The Atlantic Archive: Albert Einstein film was the fourth in a series by The Atlantic. Each animator took an article from the publisher’s extensive 160 year old archive, articles that resonate today, and adapted it to an animation. I chose the article “Atomic War or Peace” by Albert Einstein from 1947. It struck me as eerily relevant due to the current aggressive stances on nuclear weapons. The animation grapples with this tension, just as Einstein grapples with the advent of the Cold War in his essay. It’s continually moving downward like a falling bomb, but never shows one exploding into a mushroom cloud.

The project was an amazing experience for me because, in addition to my usual roles of pitching, scripting, animation and sound design, I also produced this video. This new role involved casting a narrator that worked remotely from, incidentally, across the Atlantic ocean. Pun intended! Although, is that technically a pun? I’m not sure.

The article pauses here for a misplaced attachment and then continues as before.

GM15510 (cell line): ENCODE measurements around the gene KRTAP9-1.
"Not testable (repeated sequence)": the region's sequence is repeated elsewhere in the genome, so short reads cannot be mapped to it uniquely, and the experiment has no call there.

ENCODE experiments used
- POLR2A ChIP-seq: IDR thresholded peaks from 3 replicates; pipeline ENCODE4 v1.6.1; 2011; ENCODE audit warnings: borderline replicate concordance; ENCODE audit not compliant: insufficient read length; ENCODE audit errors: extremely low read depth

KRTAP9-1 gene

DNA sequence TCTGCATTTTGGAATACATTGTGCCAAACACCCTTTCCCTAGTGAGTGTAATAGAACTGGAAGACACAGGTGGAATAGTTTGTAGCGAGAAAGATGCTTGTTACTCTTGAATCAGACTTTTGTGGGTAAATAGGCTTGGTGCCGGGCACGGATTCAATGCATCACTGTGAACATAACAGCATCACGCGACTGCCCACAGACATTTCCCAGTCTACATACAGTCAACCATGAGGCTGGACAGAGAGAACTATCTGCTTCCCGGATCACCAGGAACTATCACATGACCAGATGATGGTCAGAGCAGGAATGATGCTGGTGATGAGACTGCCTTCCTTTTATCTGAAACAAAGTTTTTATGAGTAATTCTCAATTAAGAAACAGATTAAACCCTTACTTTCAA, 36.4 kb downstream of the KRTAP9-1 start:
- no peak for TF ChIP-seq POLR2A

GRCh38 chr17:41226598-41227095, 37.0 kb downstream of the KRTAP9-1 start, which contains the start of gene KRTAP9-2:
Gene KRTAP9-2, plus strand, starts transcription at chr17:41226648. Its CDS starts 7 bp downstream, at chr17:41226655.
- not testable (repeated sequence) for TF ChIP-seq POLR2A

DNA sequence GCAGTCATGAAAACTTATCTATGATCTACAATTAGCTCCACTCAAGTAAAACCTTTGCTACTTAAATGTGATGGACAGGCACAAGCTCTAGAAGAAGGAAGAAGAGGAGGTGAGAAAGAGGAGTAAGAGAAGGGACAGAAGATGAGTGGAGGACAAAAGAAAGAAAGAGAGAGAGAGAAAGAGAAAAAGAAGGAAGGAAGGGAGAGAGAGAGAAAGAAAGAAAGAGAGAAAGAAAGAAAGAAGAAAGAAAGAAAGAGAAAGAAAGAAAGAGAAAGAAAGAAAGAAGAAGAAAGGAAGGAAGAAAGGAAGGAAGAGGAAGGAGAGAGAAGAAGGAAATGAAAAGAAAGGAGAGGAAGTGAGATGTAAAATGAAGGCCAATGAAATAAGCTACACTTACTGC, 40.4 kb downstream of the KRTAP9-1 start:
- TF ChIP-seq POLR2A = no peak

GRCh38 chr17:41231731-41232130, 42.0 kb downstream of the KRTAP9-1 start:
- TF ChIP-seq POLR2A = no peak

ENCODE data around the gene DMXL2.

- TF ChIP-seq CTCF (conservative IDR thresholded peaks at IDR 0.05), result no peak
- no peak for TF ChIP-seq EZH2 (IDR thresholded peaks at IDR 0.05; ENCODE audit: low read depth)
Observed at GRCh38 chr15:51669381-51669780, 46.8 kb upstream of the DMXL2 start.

The film was picked up by Digg on the day of release, “liked” by a Vimeo staff member and accrued over 80,000 views across Facebook, YouTube and Vimeo.

For this animation, I tried to achieve a level of illustration I hadn't been able to ever before. The challenge was imitating Italian Futurist painters from the era. I was particularly taken with "The Strength of the Curve" by Tullio Crali, but also the shattered, geometrically precise style of Futurism in general.

Below is a portion of the storyboard, it should give you an insight into the detail of the planning process:

The animation is designed so that as it progresses, a painting is assembled. There's continuity between each element, smoothing transitions and making the whole thing slightly more difficult for me. You can see sections of the animation stretched out across time below: